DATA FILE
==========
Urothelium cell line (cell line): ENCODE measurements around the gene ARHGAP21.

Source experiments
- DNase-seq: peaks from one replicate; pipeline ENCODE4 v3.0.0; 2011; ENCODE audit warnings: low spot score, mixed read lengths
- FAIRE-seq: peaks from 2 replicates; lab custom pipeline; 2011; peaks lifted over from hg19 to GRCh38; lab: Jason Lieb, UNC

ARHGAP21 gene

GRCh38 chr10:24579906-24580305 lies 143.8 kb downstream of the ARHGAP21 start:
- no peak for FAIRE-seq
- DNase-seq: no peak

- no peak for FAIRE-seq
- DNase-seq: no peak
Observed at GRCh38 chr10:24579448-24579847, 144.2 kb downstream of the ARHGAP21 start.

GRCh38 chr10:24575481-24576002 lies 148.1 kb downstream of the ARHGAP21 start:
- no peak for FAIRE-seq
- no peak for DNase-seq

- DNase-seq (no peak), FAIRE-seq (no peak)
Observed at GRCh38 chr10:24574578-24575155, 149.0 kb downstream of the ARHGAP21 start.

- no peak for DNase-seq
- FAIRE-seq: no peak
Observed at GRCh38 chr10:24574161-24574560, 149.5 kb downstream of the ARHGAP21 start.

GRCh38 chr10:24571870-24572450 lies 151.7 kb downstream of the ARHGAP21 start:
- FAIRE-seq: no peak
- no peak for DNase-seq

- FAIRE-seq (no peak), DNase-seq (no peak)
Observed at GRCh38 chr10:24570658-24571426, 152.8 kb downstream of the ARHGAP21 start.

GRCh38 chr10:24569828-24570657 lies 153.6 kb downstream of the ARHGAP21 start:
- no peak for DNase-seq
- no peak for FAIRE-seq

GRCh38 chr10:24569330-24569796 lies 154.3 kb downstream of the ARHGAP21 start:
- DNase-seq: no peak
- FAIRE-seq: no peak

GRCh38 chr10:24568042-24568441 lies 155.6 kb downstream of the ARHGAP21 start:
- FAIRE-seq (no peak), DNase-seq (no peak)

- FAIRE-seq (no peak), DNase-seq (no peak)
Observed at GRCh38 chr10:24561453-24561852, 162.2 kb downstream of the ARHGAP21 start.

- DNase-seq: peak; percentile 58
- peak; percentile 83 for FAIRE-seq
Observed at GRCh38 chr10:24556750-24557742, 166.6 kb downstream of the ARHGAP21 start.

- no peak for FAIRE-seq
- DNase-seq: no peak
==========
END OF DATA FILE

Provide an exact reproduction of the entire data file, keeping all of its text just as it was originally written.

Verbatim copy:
Urothelium cell line (cell line): ENCODE measurements around the gene ARHGAP21.

Source experiments
- DNase-seq: peaks from one replicate; pipeline ENCODE4 v3.0.0; 2011; ENCODE audit warnings: low spot score, mixed read lengths
- FAIRE-seq: peaks from 2 replicates; lab custom pipeline; 2011; peaks lifted over from hg19 to GRCh38; lab: Jason Lieb, UNC

ARHGAP21 gene

GRCh38 chr10:24579906-24580305 lies 143.8 kb downstream of the ARHGAP21 start:
- no peak for FAIRE-seq
- DNase-seq: no peak

- no peak for FAIRE-seq
- DNase-seq: no peak
Observed at GRCh38 chr10:24579448-24579847, 144.2 kb downstream of the ARHGAP21 start.

GRCh38 chr10:24575481-24576002 lies 148.1 kb downstream of the ARHGAP21 start:
- no peak for FAIRE-seq
- no peak for DNase-seq

- DNase-seq (no peak), FAIRE-seq (no peak)
Observed at GRCh38 chr10:24574578-24575155, 149.0 kb downstream of the ARHGAP21 start.

- no peak for DNase-seq
- FAIRE-seq: no peak
Observed at GRCh38 chr10:24574161-24574560, 149.5 kb downstream of the ARHGAP21 start.

GRCh38 chr10:24571870-24572450 lies 151.7 kb downstream of the ARHGAP21 start:
- FAIRE-seq: no peak
- no peak for DNase-seq

- FAIRE-seq (no peak), DNase-seq (no peak)
Observed at GRCh38 chr10:24570658-24571426, 152.8 kb downstream of the ARHGAP21 start.

GRCh38 chr10:24569828-24570657 lies 153.6 kb downstream of the ARHGAP21 start:
- no peak for DNase-seq
- no peak for FAIRE-seq

GRCh38 chr10:24569330-24569796 lies 154.3 kb downstream of the ARHGAP21 start:
- DNase-seq: no peak
- FAIRE-seq: no peak

GRCh38 chr10:24568042-24568441 lies 155.6 kb downstream of the ARHGAP21 start:
- FAIRE-seq (no peak), DNase-seq (no peak)

- FAIRE-seq (no peak), DNase-seq (no peak)
Observed at GRCh38 chr10:24561453-24561852, 162.2 kb downstream of the ARHGAP21 start.

- DNase-seq: peak; percentile 58
- peak; percentile 83 for FAIRE-seq
Observed at GRCh38 chr10:24556750-24557742, 166.6 kb downstream of the ARHGAP21 start.

- no peak for FAIRE-seq
- DNase-seq: no peak